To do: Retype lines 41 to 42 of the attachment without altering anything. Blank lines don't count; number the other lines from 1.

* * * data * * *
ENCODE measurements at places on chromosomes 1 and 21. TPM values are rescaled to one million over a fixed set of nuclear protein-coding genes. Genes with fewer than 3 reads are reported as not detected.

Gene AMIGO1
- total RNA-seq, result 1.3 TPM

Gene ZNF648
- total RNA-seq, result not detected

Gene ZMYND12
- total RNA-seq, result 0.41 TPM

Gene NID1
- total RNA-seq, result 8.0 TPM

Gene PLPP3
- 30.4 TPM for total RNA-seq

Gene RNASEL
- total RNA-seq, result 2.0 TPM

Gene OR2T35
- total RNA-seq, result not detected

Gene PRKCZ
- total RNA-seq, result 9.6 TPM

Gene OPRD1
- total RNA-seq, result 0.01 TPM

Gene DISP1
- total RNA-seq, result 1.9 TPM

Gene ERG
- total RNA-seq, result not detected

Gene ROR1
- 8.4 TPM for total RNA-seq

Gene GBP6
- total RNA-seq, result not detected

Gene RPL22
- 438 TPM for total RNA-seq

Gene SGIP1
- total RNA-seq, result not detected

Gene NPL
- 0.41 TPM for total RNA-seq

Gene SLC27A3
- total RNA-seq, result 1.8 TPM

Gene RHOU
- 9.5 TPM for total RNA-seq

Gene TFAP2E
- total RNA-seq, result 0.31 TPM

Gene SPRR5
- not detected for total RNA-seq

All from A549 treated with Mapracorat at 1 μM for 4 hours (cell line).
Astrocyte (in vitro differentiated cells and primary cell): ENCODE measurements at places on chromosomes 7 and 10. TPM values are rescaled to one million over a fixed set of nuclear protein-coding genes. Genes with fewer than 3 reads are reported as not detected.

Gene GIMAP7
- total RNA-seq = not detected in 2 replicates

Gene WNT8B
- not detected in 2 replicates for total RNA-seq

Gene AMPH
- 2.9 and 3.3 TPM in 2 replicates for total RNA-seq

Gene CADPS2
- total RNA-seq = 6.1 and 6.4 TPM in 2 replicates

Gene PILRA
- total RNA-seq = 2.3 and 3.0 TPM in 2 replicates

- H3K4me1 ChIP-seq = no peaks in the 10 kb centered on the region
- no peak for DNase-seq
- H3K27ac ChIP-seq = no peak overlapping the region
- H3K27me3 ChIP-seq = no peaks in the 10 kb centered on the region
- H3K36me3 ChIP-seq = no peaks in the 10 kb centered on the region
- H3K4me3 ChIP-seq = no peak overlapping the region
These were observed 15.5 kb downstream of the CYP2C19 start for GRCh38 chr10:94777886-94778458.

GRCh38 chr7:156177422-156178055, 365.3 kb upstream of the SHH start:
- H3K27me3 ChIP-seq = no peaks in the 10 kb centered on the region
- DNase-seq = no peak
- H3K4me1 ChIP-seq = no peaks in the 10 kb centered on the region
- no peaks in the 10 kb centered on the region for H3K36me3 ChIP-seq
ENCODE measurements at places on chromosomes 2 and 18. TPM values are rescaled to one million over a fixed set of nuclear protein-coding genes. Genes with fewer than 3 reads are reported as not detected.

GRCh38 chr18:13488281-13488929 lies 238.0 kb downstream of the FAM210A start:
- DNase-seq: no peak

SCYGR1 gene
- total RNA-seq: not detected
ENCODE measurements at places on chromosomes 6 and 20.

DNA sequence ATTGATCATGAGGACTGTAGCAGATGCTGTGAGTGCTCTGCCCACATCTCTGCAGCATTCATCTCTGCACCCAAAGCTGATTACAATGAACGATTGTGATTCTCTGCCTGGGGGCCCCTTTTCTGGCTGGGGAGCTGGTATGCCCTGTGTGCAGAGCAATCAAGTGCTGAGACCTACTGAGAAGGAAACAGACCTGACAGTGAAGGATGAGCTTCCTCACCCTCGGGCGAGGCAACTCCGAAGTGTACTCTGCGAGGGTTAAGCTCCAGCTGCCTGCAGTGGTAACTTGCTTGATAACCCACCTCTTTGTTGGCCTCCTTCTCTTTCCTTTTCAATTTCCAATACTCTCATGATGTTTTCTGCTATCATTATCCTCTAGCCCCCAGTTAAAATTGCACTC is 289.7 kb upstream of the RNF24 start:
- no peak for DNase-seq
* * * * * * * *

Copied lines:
- not detected for total RNA-seq

All from A549 treated with Mapracorat at 1 μM for 4 hours (cell line).